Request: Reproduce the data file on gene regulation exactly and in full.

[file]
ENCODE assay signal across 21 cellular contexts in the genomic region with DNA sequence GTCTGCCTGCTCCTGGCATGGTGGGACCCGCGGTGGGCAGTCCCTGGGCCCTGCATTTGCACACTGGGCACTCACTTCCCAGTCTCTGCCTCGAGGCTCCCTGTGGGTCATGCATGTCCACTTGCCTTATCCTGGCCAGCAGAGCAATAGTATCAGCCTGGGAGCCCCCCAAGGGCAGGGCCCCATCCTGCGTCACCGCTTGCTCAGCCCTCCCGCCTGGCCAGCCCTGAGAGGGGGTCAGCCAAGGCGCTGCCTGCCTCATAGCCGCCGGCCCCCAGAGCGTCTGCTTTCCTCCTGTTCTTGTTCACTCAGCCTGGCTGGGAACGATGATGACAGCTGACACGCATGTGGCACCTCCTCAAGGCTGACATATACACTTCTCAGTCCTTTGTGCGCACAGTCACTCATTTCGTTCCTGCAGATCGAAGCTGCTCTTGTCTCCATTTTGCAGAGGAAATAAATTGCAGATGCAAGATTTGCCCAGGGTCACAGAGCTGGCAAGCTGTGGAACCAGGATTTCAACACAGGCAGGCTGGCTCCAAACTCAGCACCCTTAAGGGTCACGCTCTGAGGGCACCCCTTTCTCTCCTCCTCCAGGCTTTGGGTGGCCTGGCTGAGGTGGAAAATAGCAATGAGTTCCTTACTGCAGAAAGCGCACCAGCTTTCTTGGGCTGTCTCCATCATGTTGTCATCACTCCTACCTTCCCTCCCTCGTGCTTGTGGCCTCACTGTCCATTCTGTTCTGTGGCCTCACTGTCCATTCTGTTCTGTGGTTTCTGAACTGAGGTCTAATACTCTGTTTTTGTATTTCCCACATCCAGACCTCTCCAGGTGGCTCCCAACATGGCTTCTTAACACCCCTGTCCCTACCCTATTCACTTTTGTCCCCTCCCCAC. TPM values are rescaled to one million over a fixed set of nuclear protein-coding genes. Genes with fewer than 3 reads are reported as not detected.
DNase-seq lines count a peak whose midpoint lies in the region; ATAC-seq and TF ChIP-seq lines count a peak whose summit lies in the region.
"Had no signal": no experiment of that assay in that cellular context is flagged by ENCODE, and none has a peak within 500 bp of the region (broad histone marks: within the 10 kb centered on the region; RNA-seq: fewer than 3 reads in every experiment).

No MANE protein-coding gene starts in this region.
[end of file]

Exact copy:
ENCODE assay signal across 21 cellular contexts in the genomic region with DNA sequence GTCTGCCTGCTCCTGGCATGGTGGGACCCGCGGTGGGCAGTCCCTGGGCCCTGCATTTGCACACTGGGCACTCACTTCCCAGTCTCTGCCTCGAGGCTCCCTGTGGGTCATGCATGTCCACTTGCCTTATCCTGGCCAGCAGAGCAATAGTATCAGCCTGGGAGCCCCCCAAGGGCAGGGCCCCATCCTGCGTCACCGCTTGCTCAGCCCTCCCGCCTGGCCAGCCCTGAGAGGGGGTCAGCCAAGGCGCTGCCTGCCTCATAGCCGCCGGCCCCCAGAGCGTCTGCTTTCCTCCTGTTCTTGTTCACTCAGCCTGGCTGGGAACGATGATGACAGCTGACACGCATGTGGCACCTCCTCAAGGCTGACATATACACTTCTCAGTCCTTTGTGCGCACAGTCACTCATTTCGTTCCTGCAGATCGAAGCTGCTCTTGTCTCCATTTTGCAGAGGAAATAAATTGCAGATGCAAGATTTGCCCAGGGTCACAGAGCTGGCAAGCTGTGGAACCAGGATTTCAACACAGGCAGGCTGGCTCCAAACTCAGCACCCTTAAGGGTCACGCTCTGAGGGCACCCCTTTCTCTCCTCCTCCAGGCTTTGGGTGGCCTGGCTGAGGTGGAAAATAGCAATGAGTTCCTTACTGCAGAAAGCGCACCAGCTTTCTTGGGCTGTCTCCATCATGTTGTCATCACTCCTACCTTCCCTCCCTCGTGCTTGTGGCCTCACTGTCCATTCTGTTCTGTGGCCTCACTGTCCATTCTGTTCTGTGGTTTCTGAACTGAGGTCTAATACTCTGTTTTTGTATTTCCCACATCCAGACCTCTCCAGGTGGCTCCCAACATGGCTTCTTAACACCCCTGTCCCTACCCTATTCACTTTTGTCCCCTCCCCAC. TPM values are rescaled to one million over a fixed set of nuclear protein-coding genes. Genes with fewer than 3 reads are reported as not detected.
DNase-seq lines count a peak whose midpoint lies in the region; ATAC-seq and TF ChIP-seq lines count a peak whose summit lies in the region.
"Had no signal": no experiment of that assay in that cellular context is flagged by ENCODE, and none has a peak within 500 bp of the region (broad histone marks: within the 10 kb centered on the region; RNA-seq: fewer than 3 reads in every experiment).

No MANE protein-coding gene starts in this region.